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Boxes: Lost Fragments Review

Boxes: Lost Fragments Review

Boxes: Lost Fragments is a point-and-click puzzler that effortlessly taps into child-like curiosity. The kind of inquisitiveness that only a new toy can excite, as you try every mysterious lever and button to see what happens. Or the kind of guessing you’d do when you shake a perfectly wrapped birthday present before opening it and seeing what’s waiting inside. Big Loop Studios has captured that same sort of wonder, filling Boxes with an overflowing amount of gears, dials, keys, and more to twist, turn, and slide until you reach the mystifying centre of each uniquely designed box.

Mixing escape room and hidden-object gameplay, Boxes is very similar to Big Loop’s previous title, Doors: Paradox, but it’s even more like The Room series from Fireproof Games. In it, you’re a thief whose latest target is a lavish mansion, but instead of getting in and out quickly with your spoils, you need to solve several puzzle boxes as you try to find your way to freedom and answers. There’s more to the story, involving a figure named Aurora and dark matter energy, which unravels through notes you find as you work your way through each level. I can’t say the plot is very interesting, unfortunately; it never becomes more than a paper-thin tale, but the good news is, you can definitely enjoy Boxes without paying much attention to it.

boxes lost fragments box models

The game has five chapters for you to complete with each one connected to a floor of the mansion. To progress, you’ll need to collect a token that will only be revealed once you complete a floor-wide environmental puzzle, which requires placing four special fragments in their appropriate spots. How do you get those four fragments? Well, by retrieving them from boxes, of course.

Each box comes with its own set of locks, mechanisms, and micro-puzzles. You’ll rotate your view, zoom in and out, and interact with items all by clicking. As you work towards unlocking the box, you’ll collect useful objects like keys, gears, and power sources, which sometimes require you to click on them in your inventory to investigate them further in order to discover an even smaller item hiding somewhere inside. I quickly figured out that it’s worth clicking on everything imaginable because something might not look like it’s interactable when it is. But the nice thing is that once you discover that a lock may be hiding on the bottom corner of a box, you’ll know to check there again in later chapters.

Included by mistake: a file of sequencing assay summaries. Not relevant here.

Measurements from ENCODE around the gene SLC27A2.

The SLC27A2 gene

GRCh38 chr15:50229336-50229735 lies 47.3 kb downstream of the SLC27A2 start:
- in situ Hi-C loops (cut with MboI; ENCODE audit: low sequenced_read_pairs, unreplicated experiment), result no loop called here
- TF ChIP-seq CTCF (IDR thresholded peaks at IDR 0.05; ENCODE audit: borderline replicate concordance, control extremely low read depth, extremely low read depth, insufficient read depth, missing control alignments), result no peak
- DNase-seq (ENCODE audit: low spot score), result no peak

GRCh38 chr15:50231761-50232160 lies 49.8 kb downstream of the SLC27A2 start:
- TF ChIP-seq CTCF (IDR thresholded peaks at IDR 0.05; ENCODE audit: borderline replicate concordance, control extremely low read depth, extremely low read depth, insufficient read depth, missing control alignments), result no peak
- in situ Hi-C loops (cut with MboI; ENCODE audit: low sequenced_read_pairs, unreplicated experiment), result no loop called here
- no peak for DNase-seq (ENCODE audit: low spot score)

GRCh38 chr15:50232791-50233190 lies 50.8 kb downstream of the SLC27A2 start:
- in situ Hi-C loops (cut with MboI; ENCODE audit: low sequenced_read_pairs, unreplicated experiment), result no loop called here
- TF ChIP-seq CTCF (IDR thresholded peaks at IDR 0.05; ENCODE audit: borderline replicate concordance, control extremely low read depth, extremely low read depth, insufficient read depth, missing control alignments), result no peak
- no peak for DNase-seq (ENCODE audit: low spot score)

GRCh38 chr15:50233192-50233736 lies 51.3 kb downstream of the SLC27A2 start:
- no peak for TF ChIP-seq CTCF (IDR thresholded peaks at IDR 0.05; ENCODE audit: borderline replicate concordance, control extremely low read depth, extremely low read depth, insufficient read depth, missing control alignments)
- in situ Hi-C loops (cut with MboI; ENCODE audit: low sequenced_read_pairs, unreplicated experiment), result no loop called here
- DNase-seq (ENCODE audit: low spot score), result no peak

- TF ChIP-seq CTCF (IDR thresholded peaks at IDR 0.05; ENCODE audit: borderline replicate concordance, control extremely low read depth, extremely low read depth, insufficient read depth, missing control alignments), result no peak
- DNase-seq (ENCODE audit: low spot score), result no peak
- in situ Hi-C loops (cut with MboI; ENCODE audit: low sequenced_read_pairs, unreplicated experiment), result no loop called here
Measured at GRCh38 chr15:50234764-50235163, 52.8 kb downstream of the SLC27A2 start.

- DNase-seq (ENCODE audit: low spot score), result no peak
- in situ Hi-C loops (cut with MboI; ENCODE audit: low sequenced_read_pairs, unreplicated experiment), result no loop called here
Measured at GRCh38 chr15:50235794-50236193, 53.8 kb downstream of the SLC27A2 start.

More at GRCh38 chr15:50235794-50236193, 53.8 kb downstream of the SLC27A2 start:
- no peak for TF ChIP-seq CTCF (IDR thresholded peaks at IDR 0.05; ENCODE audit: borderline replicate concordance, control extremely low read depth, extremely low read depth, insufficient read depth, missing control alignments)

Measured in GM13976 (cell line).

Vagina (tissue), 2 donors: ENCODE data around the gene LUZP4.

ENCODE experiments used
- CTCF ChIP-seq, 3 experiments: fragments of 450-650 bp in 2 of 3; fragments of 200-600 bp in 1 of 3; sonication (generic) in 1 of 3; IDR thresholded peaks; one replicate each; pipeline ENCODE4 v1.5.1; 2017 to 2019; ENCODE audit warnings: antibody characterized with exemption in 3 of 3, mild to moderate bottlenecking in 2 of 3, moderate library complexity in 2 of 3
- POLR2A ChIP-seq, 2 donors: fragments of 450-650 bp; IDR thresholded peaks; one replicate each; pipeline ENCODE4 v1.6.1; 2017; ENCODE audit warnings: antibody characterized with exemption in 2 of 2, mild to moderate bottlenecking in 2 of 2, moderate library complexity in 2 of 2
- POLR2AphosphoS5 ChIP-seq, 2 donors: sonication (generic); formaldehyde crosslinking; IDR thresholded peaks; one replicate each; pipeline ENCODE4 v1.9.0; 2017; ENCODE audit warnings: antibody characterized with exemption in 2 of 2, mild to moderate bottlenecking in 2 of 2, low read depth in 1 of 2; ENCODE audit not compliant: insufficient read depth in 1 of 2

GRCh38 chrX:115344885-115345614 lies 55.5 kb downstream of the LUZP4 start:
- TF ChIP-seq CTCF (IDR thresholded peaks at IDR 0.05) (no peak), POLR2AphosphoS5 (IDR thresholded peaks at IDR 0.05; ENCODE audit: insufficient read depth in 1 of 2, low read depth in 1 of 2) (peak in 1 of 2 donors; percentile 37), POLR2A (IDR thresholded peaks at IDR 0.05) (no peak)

boxes lost fragments puzzle solving

The level of creativity that went into designing every nook and cranny of these boxes is nothing short of awe-inspiring. Each one embodies a different visual theme, which affects what kinds of obstacles and items you’ll find in them, and even better, they’re all just gorgeous to look at. Plus, there’s always more to discover just when you think you’ve unlocked it completely.

I love the consistent feeling of surprise playing Boxes gives me, but with that said, it’s not the same type of surprise that I’d get from more difficult puzzlers. This game falls in the realm of hidden object games with light puzzle-solving elements, testing your ability to notice tiny details more so than anything else. It’s a much more relaxed experience than one might think it’d be, which I definitely didn’t mind; but if you go into this expecting a tough challenge, you’ll be disappointed. In fact, many of my “aha!” moments simply came from discovering that I could click on a certain part of the box or drag an inconspicuous lever. It’s delightful when you spot those small things to interact with, but if you prefer coming up with out-of-the-box solutions that take more effort, Boxes might not be for you.

boxes lost fragments items

Additionally, most micro-puzzles you’ll find on each box range from easy to moderate difficulty, whether you’re matching symbols on a lock or adjusting the pressure of a steam engine. However, if you do find yourself stumped, Boxes has an excellent hint system in that it guides you to the next place you need to click, but doesn’t necessarily give anything away when it comes to puzzle solutions. You’re also able to skip puzzles entirely without any penalty.

I found so much about Boxes to be satisfying, from the way rotating feels like weightless gliding to the way the moody and magical atmosphere envelops you. The sound effects really stole the show, though. Everything had a distinct sound, no matter if it was the small turn of a key or the electrical hum of a whole box powering up. I can still hear the light creak of an opening container and the subtle transition sound when you’re zooming in and out of spaces. The sound design was just lovely.

boxes lost fragments jukebox box

Its runtime is pretty short, ranging between three and five hours, but if you’re looking for a low-key puzzler for a cosy gaming session, Boxes: Lost Fragments fits the bill. While it doesn’t deliver too difficult of a challenge, the beautifully crafted puzzle boxes, soundscape, and atmosphere make it worthwhile.

8.50/10 8½

Boxes: Lost Fragments (Reviewed on Windows)

This game is great, with minimal or no negatives.

Boxes: Lost Fragments is a beautiful, wondrous puzzler. Setting aside the thin narrative and short runtime, the creativity and attention to detail are remarkable.

This game was supplied by the publisher or relevant PR company for the purposes of review
Alyssa Rochelle Payne

Alyssa Rochelle Payne

Staff Writer

Alyssa is great at saving NPCs from dragons. Then she writes about it.

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